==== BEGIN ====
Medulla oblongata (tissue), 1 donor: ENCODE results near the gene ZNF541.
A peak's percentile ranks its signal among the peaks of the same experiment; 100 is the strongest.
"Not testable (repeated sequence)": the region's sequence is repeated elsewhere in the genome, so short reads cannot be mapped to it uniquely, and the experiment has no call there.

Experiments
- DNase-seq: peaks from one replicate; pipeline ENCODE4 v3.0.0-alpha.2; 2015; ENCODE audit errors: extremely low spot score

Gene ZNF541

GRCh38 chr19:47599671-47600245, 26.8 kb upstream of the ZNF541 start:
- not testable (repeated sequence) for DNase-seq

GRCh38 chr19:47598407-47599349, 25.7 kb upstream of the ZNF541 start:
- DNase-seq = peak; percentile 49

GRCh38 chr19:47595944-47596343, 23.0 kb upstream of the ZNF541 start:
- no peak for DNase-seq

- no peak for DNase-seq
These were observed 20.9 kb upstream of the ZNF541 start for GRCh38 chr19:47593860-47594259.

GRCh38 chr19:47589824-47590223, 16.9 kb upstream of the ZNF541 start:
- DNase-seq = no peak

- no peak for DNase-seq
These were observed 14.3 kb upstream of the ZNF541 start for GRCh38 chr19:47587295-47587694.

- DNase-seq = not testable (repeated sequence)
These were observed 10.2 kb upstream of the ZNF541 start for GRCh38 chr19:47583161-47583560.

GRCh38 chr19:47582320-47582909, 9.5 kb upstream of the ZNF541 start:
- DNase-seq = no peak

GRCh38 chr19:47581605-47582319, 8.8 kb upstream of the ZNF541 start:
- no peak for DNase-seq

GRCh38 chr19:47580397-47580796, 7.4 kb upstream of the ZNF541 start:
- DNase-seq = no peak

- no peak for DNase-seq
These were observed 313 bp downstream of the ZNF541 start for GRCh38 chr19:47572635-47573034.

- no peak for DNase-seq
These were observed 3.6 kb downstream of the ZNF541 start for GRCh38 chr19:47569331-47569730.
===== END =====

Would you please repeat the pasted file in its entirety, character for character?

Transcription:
Medulla oblongata (tissue), 1 donor: ENCODE results near the gene ZNF541.
A peak's percentile ranks its signal among the peaks of the same experiment; 100 is the strongest.
"Not testable (repeated sequence)": the region's sequence is repeated elsewhere in the genome, so short reads cannot be mapped to it uniquely, and the experiment has no call there.

Experiments
- DNase-seq: peaks from one replicate; pipeline ENCODE4 v3.0.0-alpha.2; 2015; ENCODE audit errors: extremely low spot score

Gene ZNF541

GRCh38 chr19:47599671-47600245, 26.8 kb upstream of the ZNF541 start:
- not testable (repeated sequence) for DNase-seq

GRCh38 chr19:47598407-47599349, 25.7 kb upstream of the ZNF541 start:
- DNase-seq = peak; percentile 49

GRCh38 chr19:47595944-47596343, 23.0 kb upstream of the ZNF541 start:
- no peak for DNase-seq

- no peak for DNase-seq
These were observed 20.9 kb upstream of the ZNF541 start for GRCh38 chr19:47593860-47594259.

GRCh38 chr19:47589824-47590223, 16.9 kb upstream of the ZNF541 start:
- DNase-seq = no peak

- no peak for DNase-seq
These were observed 14.3 kb upstream of the ZNF541 start for GRCh38 chr19:47587295-47587694.

- DNase-seq = not testable (repeated sequence)
These were observed 10.2 kb upstream of the ZNF541 start for GRCh38 chr19:47583161-47583560.

GRCh38 chr19:47582320-47582909, 9.5 kb upstream of the ZNF541 start:
- DNase-seq = no peak

GRCh38 chr19:47581605-47582319, 8.8 kb upstream of the ZNF541 start:
- no peak for DNase-seq

GRCh38 chr19:47580397-47580796, 7.4 kb upstream of the ZNF541 start:
- DNase-seq = no peak

- no peak for DNase-seq
These were observed 313 bp downstream of the ZNF541 start for GRCh38 chr19:47572635-47573034.

- no peak for DNase-seq
These were observed 3.6 kb downstream of the ZNF541 start for GRCh38 chr19:47569331-47569730.